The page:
Town Topics — Princeton's Weekly Community Newspaper Since 1946.
Vol. LXI, No. 28
Wednesday, July 11, 2007
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Environmental Grant to Support Inventory of Natural Resources

Linda Arntzenius

Members of Princeton Township and Princeton Borough voted last Wednesday, July 4, to accept a matching grant from the Association of New Jersey Environmental Commissions (ANJEC) for an inventory of Princeton's natural resources.

The inventory will be the first in almost three decades and will be conducted with the help of consultant Christopher Linn of the Delaware Valley Regional Planning Commission (DVRPC).

The DVRPC will offer a $2,000 subsidy to the $12,000 project, matching a portion of the $6,000 ANJEC grant. Each of the municipalities will contribute $2,000.

ANJEC promotes public interest in natural resource protection, reclamation, and sustainable development. The private non-profit educational organization supports local environmental commissions through programs funded by foundations as well as state contracts.

The grant will be used to create an Environmental Resource Inventory, a list of Princeton's important natural resources: geology, soils, rivers, streams, lakes, reservoirs, aquifers, farms and forests, wetlands, wildlife habitat, and public open space.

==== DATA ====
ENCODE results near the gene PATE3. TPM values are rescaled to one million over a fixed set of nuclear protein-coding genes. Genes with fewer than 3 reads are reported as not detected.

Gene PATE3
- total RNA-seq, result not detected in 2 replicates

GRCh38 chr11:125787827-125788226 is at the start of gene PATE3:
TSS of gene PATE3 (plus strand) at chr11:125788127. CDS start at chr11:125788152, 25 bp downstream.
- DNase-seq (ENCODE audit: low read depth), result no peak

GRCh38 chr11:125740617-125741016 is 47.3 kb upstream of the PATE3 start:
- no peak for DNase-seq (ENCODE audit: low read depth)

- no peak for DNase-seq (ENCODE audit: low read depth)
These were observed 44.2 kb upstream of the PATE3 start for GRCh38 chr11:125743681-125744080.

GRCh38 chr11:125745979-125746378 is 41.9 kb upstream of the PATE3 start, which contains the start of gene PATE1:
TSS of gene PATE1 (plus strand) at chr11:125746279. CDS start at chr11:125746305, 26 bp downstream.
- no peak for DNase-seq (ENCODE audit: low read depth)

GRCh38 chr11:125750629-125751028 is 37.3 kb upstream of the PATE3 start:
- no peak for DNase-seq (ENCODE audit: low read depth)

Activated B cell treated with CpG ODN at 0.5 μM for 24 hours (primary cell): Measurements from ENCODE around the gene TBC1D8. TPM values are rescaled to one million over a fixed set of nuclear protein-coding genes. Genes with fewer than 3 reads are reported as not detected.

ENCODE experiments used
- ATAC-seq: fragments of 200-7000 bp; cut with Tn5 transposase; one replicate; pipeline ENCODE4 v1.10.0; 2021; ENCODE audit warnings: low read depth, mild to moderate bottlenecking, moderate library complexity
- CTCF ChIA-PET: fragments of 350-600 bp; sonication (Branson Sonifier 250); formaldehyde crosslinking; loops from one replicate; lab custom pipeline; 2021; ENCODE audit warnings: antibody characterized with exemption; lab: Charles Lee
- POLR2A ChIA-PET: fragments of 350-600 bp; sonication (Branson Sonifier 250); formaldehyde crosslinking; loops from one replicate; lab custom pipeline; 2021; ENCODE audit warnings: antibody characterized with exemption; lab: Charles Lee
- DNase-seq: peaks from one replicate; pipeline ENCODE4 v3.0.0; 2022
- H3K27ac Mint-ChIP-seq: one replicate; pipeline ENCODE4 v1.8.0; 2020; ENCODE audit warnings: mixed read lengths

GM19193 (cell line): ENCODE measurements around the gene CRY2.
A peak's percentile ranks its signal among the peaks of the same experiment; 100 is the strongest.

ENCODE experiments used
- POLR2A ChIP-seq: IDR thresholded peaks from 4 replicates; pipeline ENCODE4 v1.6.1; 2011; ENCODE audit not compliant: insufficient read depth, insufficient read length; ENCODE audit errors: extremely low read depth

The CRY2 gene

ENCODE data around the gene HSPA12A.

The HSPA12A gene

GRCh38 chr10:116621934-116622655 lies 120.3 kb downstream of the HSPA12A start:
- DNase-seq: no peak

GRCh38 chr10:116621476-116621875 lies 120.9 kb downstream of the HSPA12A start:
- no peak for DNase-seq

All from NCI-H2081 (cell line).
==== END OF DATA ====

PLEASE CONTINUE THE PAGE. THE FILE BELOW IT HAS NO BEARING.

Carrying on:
Borough resident and member of the Joint Princeton Environmental Commission Steve Hiltner took the lead in applying for the ANJEC grant.

A natural resources manager for Friends of Princeton Open Space, Mr. Hiltner has degrees in botany and water quality.

"The last inventory was in 1978 before Geographic Information Systems and computer mapping, so we felt that it was time to gather currently available documentation for consolidation into one document.

"This is important for future planning and development and provides an opportunity to compile a biological inventory, too."

Mr. Breithaupt, chair of the Joint Princeton Environmental Commission, which oversees the protection, development, and use of natural resources in the Township and Borough, said that the grant provides an opportunity to compare the old inventory of 30 years ago with a realistic assessment of how things are today. "Princeton residents have expressed concern about the tremendous development in the Princeton ridge area that conflicts with the Princeton Master Plan," he said. "This inventory will be a useful tool for meetings of the Site Plan Review Advisory Board and in discussions of the Master Plan."

While much of the information will already be available in some form, said Mr. Hiltner, the task will be to track it down and bring it together into one document. The first step will be to find all existing plant and tree inventories that may be in the files of groups such as the Shade Tree Commission.

According to Mr. Hiltner, besides land use, vegetation, and wildlife, the inventory could well reveal changes in the local ecology due to invasive species and deer grazing. He said the commission hopes to complete the inventory by March 2008.

Princeton's Environmental Commission holds regular public meetings at 7:30 p.m. on the third Wednesday of each month, except for August.

The next meeting will take place on July 25, at 7:30 p.m., in Room A of the Municipal Complex, 400 Witherspoon Street.

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